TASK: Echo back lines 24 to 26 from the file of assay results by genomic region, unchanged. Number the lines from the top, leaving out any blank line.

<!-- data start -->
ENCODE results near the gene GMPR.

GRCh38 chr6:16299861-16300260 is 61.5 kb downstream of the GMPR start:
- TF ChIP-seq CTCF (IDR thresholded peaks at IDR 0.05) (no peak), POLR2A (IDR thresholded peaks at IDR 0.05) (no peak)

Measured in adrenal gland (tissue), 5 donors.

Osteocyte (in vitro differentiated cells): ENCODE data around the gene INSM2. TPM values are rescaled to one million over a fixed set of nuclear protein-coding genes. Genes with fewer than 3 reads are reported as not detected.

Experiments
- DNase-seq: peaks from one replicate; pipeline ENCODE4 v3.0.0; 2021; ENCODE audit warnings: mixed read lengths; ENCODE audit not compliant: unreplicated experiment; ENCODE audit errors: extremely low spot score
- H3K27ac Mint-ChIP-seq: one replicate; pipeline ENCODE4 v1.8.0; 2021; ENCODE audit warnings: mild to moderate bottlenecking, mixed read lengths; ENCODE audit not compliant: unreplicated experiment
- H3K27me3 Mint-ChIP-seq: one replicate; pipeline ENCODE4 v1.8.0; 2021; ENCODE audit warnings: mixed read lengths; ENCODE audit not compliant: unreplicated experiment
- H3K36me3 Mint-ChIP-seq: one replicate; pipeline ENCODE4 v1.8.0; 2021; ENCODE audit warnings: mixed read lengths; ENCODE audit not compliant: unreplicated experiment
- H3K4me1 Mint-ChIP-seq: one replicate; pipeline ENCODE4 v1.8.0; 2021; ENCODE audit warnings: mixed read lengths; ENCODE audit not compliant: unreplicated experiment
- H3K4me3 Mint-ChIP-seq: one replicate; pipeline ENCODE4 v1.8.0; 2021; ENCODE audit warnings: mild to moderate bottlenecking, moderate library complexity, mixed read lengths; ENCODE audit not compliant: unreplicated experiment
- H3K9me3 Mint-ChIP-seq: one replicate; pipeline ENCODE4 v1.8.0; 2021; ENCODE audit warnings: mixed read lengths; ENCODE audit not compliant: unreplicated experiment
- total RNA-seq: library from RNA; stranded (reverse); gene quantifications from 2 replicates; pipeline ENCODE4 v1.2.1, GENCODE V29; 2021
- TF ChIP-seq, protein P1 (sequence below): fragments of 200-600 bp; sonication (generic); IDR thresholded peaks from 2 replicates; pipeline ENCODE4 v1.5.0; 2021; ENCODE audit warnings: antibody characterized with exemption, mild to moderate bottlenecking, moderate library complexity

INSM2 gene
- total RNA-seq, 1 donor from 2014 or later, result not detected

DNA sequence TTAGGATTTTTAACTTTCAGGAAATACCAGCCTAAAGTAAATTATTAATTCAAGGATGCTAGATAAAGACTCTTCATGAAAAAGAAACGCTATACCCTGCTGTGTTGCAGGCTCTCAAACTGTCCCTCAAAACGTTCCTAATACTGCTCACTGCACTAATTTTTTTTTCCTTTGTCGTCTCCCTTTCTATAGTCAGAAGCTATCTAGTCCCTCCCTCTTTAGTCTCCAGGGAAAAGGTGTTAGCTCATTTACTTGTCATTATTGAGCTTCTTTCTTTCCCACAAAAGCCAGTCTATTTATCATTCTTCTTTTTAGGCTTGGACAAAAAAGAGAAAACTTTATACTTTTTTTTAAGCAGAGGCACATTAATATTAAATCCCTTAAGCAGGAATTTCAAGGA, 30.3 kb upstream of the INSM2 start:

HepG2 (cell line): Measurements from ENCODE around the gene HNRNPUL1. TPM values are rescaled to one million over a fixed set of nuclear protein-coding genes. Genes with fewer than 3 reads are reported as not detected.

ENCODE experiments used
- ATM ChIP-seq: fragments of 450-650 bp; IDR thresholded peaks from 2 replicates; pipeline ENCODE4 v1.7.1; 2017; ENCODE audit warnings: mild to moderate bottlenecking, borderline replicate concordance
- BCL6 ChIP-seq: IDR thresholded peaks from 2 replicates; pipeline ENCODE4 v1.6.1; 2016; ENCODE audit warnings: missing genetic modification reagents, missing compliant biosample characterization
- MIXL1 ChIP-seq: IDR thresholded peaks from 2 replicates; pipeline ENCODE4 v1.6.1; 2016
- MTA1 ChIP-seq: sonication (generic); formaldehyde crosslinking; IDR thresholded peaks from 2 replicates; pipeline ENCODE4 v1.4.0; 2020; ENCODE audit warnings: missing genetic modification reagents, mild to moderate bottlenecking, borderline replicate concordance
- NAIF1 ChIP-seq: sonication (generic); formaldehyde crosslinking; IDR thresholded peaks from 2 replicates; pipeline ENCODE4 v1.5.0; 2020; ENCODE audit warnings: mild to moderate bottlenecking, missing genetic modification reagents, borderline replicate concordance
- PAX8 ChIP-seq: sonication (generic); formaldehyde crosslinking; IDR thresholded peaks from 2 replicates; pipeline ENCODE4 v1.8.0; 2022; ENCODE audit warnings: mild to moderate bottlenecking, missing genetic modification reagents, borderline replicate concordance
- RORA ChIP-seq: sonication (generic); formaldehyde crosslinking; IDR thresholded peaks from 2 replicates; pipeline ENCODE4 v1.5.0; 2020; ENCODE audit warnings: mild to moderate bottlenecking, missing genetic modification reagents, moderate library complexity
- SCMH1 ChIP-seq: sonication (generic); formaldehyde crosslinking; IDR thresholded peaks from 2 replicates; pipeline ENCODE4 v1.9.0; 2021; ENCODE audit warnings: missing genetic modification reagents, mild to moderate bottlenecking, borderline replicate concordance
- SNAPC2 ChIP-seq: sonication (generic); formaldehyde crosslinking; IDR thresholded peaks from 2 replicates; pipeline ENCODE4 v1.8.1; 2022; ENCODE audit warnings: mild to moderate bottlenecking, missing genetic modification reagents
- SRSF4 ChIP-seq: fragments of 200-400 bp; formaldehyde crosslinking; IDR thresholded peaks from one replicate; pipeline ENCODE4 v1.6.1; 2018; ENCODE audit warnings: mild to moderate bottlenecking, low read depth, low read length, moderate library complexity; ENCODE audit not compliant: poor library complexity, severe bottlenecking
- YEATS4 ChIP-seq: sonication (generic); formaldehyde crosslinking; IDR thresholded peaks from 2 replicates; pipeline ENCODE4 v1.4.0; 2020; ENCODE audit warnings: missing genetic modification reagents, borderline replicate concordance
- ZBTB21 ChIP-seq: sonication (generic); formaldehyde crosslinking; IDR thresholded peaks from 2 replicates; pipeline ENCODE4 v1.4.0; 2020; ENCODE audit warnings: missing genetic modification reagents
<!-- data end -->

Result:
- MTA1 ChIP-seq: sonication (generic); formaldehyde crosslinking; IDR thresholded peaks from 2 replicates; pipeline ENCODE4 v1.4.0; 2020; ENCODE audit warnings: missing genetic modification reagents, mild to moderate bottlenecking, borderline replicate concordance
- NAIF1 ChIP-seq: sonication (generic); formaldehyde crosslinking; IDR thresholded peaks from 2 replicates; pipeline ENCODE4 v1.5.0; 2020; ENCODE audit warnings: mild to moderate bottlenecking, missing genetic modification reagents, borderline replicate concordance
- PAX8 ChIP-seq: sonication (generic); formaldehyde crosslinking; IDR thresholded peaks from 2 replicates; pipeline ENCODE4 v1.8.0; 2022; ENCODE audit warnings: mild to moderate bottlenecking, missing genetic modification reagents, borderline replicate concordance